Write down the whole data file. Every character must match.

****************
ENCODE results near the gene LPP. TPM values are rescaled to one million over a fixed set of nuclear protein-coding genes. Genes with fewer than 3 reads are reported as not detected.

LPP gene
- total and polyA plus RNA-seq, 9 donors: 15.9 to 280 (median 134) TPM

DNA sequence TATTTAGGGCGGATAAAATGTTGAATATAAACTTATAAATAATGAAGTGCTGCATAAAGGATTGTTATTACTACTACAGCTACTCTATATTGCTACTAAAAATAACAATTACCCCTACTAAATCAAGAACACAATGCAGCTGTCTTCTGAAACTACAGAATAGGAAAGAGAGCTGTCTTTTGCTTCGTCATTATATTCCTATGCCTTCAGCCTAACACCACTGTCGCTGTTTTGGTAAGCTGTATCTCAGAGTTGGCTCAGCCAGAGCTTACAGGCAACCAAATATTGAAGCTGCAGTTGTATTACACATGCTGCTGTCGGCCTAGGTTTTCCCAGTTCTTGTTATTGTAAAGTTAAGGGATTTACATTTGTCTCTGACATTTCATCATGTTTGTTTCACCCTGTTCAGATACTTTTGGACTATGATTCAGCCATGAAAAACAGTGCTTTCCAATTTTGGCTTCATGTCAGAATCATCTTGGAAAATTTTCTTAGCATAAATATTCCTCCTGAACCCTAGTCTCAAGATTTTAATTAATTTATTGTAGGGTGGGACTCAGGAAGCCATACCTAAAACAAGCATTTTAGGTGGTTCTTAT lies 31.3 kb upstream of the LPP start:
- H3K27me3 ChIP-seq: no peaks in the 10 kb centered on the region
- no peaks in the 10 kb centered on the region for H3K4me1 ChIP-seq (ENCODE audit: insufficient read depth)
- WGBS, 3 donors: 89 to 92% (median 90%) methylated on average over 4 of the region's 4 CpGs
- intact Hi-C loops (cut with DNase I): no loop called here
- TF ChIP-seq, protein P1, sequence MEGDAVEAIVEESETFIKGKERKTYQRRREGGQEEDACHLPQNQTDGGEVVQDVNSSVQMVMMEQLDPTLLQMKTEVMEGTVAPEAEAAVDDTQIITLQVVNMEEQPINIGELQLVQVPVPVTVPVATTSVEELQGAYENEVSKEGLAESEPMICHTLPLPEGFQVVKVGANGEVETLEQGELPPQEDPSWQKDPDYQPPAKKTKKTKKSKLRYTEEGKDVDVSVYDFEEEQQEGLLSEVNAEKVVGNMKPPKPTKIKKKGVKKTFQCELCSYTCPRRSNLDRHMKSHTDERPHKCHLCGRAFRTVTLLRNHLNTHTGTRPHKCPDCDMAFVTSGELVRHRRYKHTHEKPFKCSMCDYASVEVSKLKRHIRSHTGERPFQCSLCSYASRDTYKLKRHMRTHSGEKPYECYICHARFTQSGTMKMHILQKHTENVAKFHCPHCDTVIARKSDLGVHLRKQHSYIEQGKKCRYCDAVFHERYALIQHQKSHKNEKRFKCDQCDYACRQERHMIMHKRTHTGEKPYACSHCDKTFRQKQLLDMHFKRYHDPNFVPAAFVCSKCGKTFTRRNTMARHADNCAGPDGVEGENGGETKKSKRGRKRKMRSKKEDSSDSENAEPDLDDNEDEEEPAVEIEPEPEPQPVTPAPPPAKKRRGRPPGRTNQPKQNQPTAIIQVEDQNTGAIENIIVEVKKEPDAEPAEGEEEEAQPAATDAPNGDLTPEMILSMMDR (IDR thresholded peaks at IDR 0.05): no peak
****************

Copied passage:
ENCODE results near the gene LPP. TPM values are rescaled to one million over a fixed set of nuclear protein-coding genes. Genes with fewer than 3 reads are reported as not detected.

LPP gene
- total and polyA plus RNA-seq, 9 donors: 15.9 to 280 (median 134) TPM

DNA sequence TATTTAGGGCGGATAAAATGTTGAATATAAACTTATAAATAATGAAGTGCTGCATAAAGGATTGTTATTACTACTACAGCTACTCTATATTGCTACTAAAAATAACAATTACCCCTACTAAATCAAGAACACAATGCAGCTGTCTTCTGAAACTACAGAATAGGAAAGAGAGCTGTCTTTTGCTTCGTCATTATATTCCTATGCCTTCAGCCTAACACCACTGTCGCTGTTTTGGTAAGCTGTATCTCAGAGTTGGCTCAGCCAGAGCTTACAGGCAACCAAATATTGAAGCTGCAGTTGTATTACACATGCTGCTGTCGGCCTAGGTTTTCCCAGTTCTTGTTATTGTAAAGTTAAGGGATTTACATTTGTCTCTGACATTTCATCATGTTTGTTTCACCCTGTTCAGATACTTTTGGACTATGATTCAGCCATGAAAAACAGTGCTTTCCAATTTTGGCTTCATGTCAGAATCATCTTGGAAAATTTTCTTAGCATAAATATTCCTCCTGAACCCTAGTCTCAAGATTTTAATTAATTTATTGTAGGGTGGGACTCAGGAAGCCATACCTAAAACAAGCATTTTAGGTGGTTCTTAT lies 31.3 kb upstream of the LPP start:
- H3K27me3 ChIP-seq: no peaks in the 10 kb centered on the region
- no peaks in the 10 kb centered on the region for H3K4me1 ChIP-seq (ENCODE audit: insufficient read depth)
- WGBS, 3 donors: 89 to 92% (median 90%) methylated on average over 4 of the region's 4 CpGs
- intact Hi-C loops (cut with DNase I): no loop called here
- TF ChIP-seq, protein P1, sequence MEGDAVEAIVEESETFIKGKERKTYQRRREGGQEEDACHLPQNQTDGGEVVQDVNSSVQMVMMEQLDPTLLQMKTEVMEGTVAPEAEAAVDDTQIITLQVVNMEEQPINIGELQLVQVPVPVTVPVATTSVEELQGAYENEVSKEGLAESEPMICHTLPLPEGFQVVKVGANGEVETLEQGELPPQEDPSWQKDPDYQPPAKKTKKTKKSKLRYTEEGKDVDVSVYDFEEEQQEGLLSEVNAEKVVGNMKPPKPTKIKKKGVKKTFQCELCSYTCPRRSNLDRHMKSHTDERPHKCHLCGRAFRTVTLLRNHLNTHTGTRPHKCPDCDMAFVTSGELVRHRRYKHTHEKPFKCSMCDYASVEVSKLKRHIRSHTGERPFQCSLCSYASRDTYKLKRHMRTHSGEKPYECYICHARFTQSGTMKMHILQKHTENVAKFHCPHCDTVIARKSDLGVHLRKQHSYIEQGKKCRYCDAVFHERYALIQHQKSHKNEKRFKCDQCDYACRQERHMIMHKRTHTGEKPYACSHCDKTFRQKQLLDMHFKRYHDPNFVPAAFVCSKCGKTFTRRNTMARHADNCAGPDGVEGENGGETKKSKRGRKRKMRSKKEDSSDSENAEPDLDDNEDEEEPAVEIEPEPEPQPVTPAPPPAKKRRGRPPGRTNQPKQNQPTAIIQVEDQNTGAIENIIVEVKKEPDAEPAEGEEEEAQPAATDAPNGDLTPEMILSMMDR (IDR thresholded peaks at IDR 0.05): no peak